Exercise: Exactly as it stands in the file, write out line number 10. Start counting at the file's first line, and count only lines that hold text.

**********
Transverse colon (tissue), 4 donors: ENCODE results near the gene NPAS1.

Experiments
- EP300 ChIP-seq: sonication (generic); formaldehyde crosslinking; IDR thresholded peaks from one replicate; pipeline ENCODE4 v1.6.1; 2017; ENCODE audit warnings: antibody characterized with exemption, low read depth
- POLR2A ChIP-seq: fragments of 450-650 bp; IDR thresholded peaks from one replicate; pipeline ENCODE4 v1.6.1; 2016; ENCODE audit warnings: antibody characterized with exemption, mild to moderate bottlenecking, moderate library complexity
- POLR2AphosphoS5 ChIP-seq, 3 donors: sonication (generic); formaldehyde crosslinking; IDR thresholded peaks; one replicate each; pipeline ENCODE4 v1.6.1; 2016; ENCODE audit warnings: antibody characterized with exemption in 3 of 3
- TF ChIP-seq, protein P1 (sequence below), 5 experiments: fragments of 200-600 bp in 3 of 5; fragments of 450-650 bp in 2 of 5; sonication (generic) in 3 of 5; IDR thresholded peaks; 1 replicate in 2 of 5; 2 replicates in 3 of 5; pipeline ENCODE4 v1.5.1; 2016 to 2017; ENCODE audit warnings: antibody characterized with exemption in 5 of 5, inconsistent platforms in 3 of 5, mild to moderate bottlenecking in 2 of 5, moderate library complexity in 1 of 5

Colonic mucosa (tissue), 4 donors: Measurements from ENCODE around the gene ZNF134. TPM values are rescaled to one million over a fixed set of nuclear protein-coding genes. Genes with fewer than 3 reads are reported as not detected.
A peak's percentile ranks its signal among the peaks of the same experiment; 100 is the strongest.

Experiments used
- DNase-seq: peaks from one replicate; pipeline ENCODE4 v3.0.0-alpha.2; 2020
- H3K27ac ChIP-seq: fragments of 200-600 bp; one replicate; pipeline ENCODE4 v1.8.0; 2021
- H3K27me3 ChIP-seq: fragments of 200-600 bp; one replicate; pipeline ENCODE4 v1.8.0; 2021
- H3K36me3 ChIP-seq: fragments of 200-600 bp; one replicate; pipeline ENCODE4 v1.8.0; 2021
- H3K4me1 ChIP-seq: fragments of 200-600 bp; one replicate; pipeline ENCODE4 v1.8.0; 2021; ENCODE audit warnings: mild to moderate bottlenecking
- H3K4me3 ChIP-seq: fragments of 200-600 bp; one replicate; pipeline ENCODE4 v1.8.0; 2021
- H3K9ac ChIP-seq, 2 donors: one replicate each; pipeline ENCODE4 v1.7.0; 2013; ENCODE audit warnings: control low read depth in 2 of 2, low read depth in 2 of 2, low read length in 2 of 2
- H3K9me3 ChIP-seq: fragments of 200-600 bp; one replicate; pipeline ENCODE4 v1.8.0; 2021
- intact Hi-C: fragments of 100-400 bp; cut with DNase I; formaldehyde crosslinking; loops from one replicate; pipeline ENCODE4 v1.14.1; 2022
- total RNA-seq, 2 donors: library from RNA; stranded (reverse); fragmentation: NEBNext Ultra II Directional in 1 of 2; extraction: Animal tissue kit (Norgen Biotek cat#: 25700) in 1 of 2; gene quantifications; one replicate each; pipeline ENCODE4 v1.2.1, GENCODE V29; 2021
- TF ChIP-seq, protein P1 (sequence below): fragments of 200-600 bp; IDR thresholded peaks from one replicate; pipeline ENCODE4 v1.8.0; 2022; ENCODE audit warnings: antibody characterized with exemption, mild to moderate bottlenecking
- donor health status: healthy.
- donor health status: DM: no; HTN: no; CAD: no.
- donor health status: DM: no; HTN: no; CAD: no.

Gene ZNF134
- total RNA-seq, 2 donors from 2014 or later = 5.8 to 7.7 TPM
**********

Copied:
- DNase-seq: peaks from one replicate; pipeline ENCODE4 v3.0.0-alpha.2; 2020